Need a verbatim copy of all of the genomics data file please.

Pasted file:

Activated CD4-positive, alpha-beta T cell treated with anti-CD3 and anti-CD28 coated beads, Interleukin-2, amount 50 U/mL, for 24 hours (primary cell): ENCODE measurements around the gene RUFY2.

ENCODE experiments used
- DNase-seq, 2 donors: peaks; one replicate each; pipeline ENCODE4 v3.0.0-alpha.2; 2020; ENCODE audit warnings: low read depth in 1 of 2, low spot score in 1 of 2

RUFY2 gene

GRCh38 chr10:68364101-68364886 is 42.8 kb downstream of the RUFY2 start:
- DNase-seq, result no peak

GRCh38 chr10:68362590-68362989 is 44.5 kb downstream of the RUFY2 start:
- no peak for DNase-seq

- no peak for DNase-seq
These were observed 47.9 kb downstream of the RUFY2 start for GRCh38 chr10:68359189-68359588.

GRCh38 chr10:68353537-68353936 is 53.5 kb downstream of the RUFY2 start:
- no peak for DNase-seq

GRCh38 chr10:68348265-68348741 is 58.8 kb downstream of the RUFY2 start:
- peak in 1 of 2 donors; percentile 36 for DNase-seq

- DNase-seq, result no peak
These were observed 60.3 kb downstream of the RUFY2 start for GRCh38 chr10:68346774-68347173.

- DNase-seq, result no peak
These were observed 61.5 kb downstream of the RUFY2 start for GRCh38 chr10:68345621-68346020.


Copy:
Activated CD4-positive, alpha-beta T cell treated with anti-CD3 and anti-CD28 coated beads, Interleukin-2, amount 50 U/mL, for 24 hours (primary cell): ENCODE measurements around the gene RUFY2.

ENCODE experiments used
- DNase-seq, 2 donors: peaks; one replicate each; pipeline ENCODE4 v3.0.0-alpha.2; 2020; ENCODE audit warnings: low read depth in 1 of 2, low spot score in 1 of 2

RUFY2 gene

GRCh38 chr10:68364101-68364886 is 42.8 kb downstream of the RUFY2 start:
- DNase-seq, result no peak

GRCh38 chr10:68362590-68362989 is 44.5 kb downstream of the RUFY2 start:
- no peak for DNase-seq

- no peak for DNase-seq
These were observed 47.9 kb downstream of the RUFY2 start for GRCh38 chr10:68359189-68359588.

GRCh38 chr10:68353537-68353936 is 53.5 kb downstream of the RUFY2 start:
- no peak for DNase-seq

GRCh38 chr10:68348265-68348741 is 58.8 kb downstream of the RUFY2 start:
- peak in 1 of 2 donors; percentile 36 for DNase-seq

- DNase-seq, result no peak
These were observed 60.3 kb downstream of the RUFY2 start for GRCh38 chr10:68346774-68347173.

- DNase-seq, result no peak
These were observed 61.5 kb downstream of the RUFY2 start for GRCh38 chr10:68345621-68346020.